Abstract Musings

Documenting the random thoughts of a cluttered mind

Bryce Canyon National Park, September 2001

During the summer of 2001, my wife and I took a vacation to visit National Parks and Monuments in Utah and Arizona. Our first stop was Bryce Canyon National Park.

View on the way to Bryce
This picture and the next one were taken at a pull-over during our drive to Bryce. Both are indicative of the amazing views that greeted us. Niether of these pictures, though, can do justice to the granduer of the landscape that stretched out before us.

Looking southwards towards Zion National Park
This photo was taken looking southwards in the general direction of Zion National Park.

Later on the drive, we passed a cinder cone and lava flow. We thought about walking out to it, but decided we did not want to spend the time it would take us to get to it and walk back to our car.

Cinder cone and lava flow
The cinder cone is the mound on the left side of the picture and the lava flow extends from the cone to the right side of the photo.

When we arrived at the park, we first visited the Visitor Center and then drove to the end of the main park road. At the end of the road are two lookout areas, Yovimpa and Rainbow Points.

View from Yovimpa Point
This photo and the next one are from Yovimpa Point. This was where we got our first view of the hoodoos for which Bryce Canyon is famous.

Another view from Yovimpa Point
Hoodoos are rock formations, usually pillar-shaped, left by erosion.

View from Rainbow Point
Next, we walked along a short path to Rainbow Point, which looks out north-eastward over the park.

From Rainbow Point visitors can see out to the nothern end of the park. It also gives great views of Grand Staircase-Escalante National Monument.

These two photos were taken looking east towards Grand Staircase-Escalante. In both of these photographs, more hoodoos can be seen.

Another view from Rainbow Point

I also took a panoramic photograph of the view from Rainbow Point. Looking east, the pink cliffs of Grand Staircase-Escalante National Monument are visible in the distance.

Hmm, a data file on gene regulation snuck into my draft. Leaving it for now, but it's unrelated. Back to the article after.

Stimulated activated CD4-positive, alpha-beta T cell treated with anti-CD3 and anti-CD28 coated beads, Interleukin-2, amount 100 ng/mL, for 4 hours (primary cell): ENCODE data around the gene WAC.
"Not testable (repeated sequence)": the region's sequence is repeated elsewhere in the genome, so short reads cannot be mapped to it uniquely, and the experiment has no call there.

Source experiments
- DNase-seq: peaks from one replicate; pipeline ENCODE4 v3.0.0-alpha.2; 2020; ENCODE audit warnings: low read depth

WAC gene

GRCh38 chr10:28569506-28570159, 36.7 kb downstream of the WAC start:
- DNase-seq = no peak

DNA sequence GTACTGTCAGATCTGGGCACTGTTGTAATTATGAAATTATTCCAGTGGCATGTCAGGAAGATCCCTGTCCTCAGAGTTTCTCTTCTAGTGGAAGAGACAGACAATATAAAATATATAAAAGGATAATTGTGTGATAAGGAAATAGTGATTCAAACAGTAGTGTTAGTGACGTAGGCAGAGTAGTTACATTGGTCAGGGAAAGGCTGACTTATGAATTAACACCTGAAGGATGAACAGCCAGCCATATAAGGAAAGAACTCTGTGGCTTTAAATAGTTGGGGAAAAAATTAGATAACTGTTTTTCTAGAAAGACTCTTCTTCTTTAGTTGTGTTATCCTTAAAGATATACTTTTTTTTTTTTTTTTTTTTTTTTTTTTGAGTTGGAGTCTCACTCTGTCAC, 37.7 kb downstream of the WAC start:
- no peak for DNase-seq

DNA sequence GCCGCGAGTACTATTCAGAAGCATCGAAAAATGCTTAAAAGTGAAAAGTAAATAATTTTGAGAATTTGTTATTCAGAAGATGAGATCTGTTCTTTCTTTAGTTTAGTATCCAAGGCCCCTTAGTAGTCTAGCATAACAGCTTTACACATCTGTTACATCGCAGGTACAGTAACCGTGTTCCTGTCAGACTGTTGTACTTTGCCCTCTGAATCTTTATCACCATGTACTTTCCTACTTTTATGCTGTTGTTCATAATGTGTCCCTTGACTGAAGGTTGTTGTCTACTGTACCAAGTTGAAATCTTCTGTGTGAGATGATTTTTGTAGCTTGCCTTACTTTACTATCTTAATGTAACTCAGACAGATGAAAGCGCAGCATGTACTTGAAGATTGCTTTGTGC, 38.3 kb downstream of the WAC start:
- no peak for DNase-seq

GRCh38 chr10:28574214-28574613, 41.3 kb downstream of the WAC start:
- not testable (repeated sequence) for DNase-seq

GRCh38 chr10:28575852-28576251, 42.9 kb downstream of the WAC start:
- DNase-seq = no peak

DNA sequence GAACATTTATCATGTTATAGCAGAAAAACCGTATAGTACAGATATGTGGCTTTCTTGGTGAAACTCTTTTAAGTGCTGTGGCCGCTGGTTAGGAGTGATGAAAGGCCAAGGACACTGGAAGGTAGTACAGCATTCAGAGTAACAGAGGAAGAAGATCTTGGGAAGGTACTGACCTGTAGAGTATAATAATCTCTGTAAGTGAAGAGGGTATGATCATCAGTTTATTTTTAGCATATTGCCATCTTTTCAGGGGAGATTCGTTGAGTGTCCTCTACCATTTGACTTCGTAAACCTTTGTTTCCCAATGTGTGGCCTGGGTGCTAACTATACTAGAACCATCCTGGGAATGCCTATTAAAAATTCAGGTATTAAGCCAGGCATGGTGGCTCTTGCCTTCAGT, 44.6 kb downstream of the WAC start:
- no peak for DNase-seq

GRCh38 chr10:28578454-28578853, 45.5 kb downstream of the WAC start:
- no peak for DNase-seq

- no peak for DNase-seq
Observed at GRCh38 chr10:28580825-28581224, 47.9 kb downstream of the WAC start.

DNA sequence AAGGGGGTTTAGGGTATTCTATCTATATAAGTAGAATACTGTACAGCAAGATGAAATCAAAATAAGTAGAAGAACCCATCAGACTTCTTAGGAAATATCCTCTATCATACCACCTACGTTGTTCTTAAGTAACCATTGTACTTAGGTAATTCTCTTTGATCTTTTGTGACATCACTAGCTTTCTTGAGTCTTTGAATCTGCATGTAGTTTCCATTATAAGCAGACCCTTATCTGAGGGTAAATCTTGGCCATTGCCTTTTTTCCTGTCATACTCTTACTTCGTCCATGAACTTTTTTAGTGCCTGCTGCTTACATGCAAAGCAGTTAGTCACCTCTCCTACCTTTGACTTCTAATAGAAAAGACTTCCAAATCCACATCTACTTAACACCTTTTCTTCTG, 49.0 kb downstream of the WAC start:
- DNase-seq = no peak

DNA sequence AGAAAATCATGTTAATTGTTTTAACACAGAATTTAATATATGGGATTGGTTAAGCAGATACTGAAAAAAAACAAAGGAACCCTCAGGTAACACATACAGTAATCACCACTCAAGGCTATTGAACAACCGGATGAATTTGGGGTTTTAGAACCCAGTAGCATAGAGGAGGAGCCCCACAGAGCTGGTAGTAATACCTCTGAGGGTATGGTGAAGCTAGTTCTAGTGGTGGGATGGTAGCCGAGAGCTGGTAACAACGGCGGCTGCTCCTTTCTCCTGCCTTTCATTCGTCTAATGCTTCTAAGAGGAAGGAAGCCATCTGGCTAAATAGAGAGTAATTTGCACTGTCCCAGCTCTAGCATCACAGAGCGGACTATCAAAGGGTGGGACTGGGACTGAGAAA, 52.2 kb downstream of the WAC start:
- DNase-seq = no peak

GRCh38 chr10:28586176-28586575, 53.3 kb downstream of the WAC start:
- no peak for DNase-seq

We then drove back towards the park entrance along the main park road. Stopping at some of the various viewpoints along the way.

Drive along main park road
This photo and the next one were taken from the same overlook. The one to the left is looking towards the southeast. Just barely visible in the distance is Navajo Mountain which is about 90 miles away.

The picture below shows a view of the bottom of the canyon. Bryce Canyon is actually misnamed. It is really the edge of the Paunsaugunt Plateau, which forms the western, higher part of the park. The plateau falls away into the Paria Valley, which lies between the Paunsaugunt and Aquarius Plateaus.

At one time these two plateaus were joined together, but time and geologic forces have eroded the land away, creating the beautiful rock formations found at Bryce.

Drive along main park road

Natural Bridge
This enormous formation (so large I could not fit it into one photograph) is named Natural Bridge. But it was not formed by a stream as a real natural bridge would be. This formation is an arch, which is formed by the combined forces of rain and frost working upon the rock.

Next, we drove on to Farview and Piracy Points, which offer excellent views to the surrounding landscape. I took panoramic photos of the surrounding countryside from these vantage points looking to the southeast, east and northeast, offering a glimpse into the spectacular surroundings.

From Farview Point we drove to Bryce Point, which offers an incredible view from the southern end of Bryce Ampitheater. Byce Ampitheater is the largest of the natural ampitheaters located within the park’s boundaries.

Bryce Ampitheater
Here is a closeup of some of the cathedral-like formations which ring the top of the ampitheater.

Bryce Ampitheater
This is a photo looking down from the rim into Bryce Ampitheater. This photo shows the enormous number of hoodoos found in this part of the park.

Bryce Ampitheater
And here is a photo of my wife standing on a rock outcropping which overlooks Bryce Ampitheater.

Bryce Ampitheater
Here is yet another view looking down into Bryce Ampitheater. I also took a panoramic photo of this part of the park.

We then drove to the other end of Bryce Ampitheater to Sunrise Point, where we decided to hike down into the canyon along the Queens Garden Trail.

Queens Garden Trail
Here we are near the trail head looking down along the trail. So far not so bad.

When we began this hike, we thought we’d only hike down a little way along the trail and then go right back up. We were looking for a short, not too strenuous hike.

Formations along the Queens Garden Trail
The photos to the left and below show some of the rock formation we saw as we hiked down the Queens Garden Trail.

Before we knew it we were near the bottom, so we decided to continue our hike and climb back up on the Navajo Loop Trail by Sunset Point. And then hike back to our car by the Rim Trail.

Formations along the Queens Garden Trail

Arch on the Queens Garden Trail
As we hiked along the trail, we passed under several arches just like the one in the photograph above.

Wall Street
Here is a picture of a tree growing up out of the canyon floor. This part of the park is called Wall Street for the nearly vertical walls of rock on both sides of the trail.

After we had climbed back to the top of the canyon, I took one last panoramic photo of Bryce Canyon in shadow from Sunset Point.

The next day, we visited Zion National Park.